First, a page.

Sipe's letter, which is a follow-up to an earlier meeting, was dated July 28, 2016. However, a postscript indicates that the letter was hand-delivered on Aug. 30, 2016; so it would appear that once again, Sipe had received no response to his charges.
An Open Letter to Pope Benedict
But Richard Sipe's 2016 letter was not the first outreach to the hierarchy. Eight years earlier, he had written to the Holy Father himself.
Sipe had already established his reputation as an expert on clergy malfeasance when he published an open letter to Pope Benedict XVI in April 2008. The letter, as reported on numerous conservative websites, claims that the abuse crisis in the United States was systemic; as proof, he cited several examples from the Archdiocese of Washington, and from St. John's Abbey in Collegeville, Minnesota. Most importantly, he reported that a number of seminarians at St. Mary's Pontifical Seminary in Baltimore had come to him with concerns about the behavior of then-bishop of Metuchen Theodore McCarrick. “I know the names,” he wrote,
...of at least four priests who have had sexual encounters with Cardinal McCarrick. I have documents and letters that record the firsthand testimony and eyewitness accounts of McCarrick, then archbishop of Newark, New Jersey actually having sex with a priest, and at other times subjecting a priest to unwanted sexual advances.
He concluded, “Your Holiness, I submit this to you with urgent concern for our Church, especially for the young and our clergy.”
Is it possible that this cautionary letter was never really sent to Pope Benedict, but was rather created by malefactors who sought to damage the Catholic Church or the priesthood? A careful online search failed to turn up the original document, but Richard Sipe had reposted on his own website an article from CWNews dated April 21, 2008, titled “Church Critic 'Outs' American Cardinal.” That article quoted Sipe's open letter, confirming its legitimacy.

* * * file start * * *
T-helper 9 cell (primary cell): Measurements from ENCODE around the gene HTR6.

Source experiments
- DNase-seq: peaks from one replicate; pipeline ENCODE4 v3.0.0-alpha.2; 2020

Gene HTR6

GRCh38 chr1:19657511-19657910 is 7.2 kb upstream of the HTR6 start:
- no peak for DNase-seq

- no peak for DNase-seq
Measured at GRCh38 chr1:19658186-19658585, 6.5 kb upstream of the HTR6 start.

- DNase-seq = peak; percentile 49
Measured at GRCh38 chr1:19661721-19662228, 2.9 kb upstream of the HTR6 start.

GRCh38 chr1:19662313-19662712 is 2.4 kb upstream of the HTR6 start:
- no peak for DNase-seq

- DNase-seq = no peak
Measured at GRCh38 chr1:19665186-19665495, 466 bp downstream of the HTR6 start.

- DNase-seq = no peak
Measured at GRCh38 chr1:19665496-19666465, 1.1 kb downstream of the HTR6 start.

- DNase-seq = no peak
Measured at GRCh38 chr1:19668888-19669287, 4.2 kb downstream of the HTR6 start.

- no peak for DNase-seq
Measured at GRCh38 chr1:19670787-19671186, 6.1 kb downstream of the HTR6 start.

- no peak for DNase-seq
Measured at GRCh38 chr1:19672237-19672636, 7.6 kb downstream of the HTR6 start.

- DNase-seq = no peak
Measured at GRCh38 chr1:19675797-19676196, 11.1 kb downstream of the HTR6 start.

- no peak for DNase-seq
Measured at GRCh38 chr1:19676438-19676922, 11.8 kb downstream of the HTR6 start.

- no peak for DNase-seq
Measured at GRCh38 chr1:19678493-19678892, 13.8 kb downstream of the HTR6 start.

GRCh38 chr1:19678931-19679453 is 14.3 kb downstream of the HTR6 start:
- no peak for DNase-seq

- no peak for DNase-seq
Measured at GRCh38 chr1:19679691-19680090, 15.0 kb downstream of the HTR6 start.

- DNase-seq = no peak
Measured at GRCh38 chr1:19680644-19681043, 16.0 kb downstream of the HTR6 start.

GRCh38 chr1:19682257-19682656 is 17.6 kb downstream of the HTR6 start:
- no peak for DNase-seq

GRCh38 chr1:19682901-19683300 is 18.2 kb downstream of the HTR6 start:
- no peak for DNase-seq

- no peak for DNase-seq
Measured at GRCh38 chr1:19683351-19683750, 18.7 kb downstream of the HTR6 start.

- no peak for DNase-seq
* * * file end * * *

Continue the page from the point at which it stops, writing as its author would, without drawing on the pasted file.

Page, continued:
So Why Did Church Leaders Refuse to Act on Sipe's Charges?
Why would religious leaders willingly overlook the sexual sins of clergy in their dioceses? I can think of several possible reasons:
They didn't believe the accusations they were hearing, or they felt there was insufficient proof. Sipe may have seemed to them to be the bane of the bishops, an exasperating complainant who wouldn't take “no” for an answer.
They didn't care. Their myopic vision failed to take into account the wide-reaching effects of sexual sin, especially on the part of those who are entrusted with the good of souls. Perhaps the bishops' own sins clouded their judgment, but they missed the boat and failed to lead.
This is, in my estimation, the most likely cause: The bishops truly believed – wrongly, we now know – that by sweeping the scandals under the rug, they were acting in the best interests of the Church. However, in seeking to preserve the good reputation of the Church, they failed to protect the children entrusted to them, and failed to respect and safeguard the students, seminarians and priests who struggled against sexual aggression by those who should have been their spiritual leaders.
What's Next for the Church?
The year 2018 would appear to be a watershed year for the Catholic Church. The Catholic #MeToo movement has gained ground, emboldening victims of abuse to come forward and level their accusations without fear of reprisal. One member of the hierarchy, former Cardinal Theodore McCarrick, has resigned; others may follow. Finally scandalized beyond endurance, the Catholic faithful have risen up, demanding that miscreants among the clergy be held accountable, threatening to withhold their support. And sadly, one unfortunate side effect of the scandals may be that some, discouraged by the daily news, lose their faith and just walk away.
Richard Sipe has died; but finally, his warnings are being heeded. If he is able, from his perch in the hereafter, to look down upon the U.S. today, he may at long last see his research regarded as helpful, even integral to the long-term health of the Church. Truth will, indeed, honor what he has been and done.